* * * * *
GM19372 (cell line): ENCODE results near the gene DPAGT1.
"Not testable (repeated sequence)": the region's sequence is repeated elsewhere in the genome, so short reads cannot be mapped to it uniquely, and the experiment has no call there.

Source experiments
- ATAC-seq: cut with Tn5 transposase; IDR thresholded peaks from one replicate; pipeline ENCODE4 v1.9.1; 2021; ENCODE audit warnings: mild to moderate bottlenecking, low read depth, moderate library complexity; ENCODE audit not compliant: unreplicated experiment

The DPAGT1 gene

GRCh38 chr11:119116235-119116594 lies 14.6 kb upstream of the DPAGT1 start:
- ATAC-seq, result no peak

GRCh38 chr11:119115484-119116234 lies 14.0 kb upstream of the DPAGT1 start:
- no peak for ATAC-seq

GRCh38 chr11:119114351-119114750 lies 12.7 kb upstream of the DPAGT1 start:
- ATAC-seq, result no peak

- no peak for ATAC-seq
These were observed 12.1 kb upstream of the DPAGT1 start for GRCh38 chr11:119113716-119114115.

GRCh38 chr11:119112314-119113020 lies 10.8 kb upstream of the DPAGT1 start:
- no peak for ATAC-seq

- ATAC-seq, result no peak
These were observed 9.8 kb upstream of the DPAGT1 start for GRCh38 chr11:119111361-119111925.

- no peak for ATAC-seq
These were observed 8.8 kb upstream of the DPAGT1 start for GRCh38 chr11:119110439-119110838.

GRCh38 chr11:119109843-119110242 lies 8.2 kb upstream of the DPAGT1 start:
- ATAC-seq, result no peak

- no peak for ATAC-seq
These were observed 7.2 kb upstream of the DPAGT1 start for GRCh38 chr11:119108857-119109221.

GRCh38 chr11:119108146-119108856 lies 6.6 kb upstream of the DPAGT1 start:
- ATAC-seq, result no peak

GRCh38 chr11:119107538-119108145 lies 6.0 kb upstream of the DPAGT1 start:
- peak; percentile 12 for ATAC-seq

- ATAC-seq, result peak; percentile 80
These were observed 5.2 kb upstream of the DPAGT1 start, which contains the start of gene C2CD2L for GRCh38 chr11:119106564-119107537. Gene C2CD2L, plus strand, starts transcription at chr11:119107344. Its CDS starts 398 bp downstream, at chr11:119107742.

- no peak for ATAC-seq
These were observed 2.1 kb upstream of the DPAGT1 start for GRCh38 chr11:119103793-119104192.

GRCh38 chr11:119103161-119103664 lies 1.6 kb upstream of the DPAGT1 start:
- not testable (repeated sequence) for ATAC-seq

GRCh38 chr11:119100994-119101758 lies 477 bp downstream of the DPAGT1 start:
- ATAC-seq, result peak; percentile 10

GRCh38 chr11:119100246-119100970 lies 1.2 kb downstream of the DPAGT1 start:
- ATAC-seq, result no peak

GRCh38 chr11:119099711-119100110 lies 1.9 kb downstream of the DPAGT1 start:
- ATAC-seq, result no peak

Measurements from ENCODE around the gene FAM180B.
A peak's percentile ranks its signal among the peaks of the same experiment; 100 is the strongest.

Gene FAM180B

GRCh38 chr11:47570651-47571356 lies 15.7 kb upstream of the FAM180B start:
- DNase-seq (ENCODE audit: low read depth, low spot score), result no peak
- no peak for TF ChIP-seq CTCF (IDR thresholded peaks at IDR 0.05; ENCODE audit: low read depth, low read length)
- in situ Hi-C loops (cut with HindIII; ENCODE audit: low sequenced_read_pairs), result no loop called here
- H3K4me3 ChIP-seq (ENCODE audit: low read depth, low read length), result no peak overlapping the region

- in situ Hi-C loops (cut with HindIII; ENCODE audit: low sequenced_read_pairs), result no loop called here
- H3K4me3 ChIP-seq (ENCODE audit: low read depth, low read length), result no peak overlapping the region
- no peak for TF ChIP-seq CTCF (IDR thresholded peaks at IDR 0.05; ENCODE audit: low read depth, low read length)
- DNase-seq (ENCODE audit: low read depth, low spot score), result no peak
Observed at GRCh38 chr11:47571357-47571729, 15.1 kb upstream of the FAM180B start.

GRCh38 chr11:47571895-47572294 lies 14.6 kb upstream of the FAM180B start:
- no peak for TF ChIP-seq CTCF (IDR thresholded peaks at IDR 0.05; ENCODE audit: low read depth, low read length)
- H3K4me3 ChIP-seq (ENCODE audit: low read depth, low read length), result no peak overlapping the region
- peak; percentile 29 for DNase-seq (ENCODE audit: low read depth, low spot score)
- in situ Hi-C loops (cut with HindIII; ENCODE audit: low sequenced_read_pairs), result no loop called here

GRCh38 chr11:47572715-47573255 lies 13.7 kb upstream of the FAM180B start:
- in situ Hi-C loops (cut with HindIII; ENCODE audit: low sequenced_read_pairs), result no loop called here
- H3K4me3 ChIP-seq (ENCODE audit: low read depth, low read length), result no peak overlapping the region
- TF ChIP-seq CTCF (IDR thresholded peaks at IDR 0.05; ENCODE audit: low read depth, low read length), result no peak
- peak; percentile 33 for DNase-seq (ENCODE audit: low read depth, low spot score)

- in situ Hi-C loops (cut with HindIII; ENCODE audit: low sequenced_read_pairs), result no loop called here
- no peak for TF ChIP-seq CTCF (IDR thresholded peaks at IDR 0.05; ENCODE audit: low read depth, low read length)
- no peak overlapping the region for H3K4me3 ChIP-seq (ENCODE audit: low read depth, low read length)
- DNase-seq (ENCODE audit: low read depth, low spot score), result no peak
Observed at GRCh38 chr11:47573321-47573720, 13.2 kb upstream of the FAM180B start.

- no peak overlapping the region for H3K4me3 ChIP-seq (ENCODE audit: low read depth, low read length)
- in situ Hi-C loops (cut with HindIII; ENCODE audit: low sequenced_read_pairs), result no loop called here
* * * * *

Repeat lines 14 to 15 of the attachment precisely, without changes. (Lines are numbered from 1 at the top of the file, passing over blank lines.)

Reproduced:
GRCh38 chr11:119112314-119113020 lies 10.8 kb upstream of the DPAGT1 start:
- no peak for ATAC-seq